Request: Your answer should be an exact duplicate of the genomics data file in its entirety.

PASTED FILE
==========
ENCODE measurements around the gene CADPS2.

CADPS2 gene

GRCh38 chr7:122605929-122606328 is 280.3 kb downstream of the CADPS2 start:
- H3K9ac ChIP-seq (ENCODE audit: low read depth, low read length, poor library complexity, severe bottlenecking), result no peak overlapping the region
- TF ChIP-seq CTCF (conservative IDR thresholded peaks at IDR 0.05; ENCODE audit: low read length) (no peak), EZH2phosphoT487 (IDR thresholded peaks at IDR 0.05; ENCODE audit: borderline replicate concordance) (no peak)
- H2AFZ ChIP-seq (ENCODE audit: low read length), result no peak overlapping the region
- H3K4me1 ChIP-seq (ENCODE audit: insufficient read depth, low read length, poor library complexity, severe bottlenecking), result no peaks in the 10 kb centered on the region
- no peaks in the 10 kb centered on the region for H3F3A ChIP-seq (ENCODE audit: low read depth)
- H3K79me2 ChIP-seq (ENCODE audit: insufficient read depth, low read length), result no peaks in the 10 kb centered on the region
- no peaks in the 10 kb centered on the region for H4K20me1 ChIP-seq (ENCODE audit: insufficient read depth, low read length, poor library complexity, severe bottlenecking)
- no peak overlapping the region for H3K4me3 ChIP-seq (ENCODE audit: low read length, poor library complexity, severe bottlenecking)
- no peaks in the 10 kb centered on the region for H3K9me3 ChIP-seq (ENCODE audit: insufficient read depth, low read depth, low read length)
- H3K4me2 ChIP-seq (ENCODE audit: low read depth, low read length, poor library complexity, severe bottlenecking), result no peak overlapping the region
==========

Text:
ENCODE measurements around the gene CADPS2.

CADPS2 gene

GRCh38 chr7:122605929-122606328 is 280.3 kb downstream of the CADPS2 start:
- H3K9ac ChIP-seq (ENCODE audit: low read depth, low read length, poor library complexity, severe bottlenecking), result no peak overlapping the region
- TF ChIP-seq CTCF (conservative IDR thresholded peaks at IDR 0.05; ENCODE audit: low read length) (no peak), EZH2phosphoT487 (IDR thresholded peaks at IDR 0.05; ENCODE audit: borderline replicate concordance) (no peak)
- H2AFZ ChIP-seq (ENCODE audit: low read length), result no peak overlapping the region
- H3K4me1 ChIP-seq (ENCODE audit: insufficient read depth, low read length, poor library complexity, severe bottlenecking), result no peaks in the 10 kb centered on the region
- no peaks in the 10 kb centered on the region for H3F3A ChIP-seq (ENCODE audit: low read depth)
- H3K79me2 ChIP-seq (ENCODE audit: insufficient read depth, low read length), result no peaks in the 10 kb centered on the region
- no peaks in the 10 kb centered on the region for H4K20me1 ChIP-seq (ENCODE audit: insufficient read depth, low read length, poor library complexity, severe bottlenecking)
- no peak overlapping the region for H3K4me3 ChIP-seq (ENCODE audit: low read length, poor library complexity, severe bottlenecking)
- no peaks in the 10 kb centered on the region for H3K9me3 ChIP-seq (ENCODE audit: insufficient read depth, low read depth, low read length)
- H3K4me2 ChIP-seq (ENCODE audit: low read depth, low read length, poor library complexity, severe bottlenecking), result no peak overlapping the region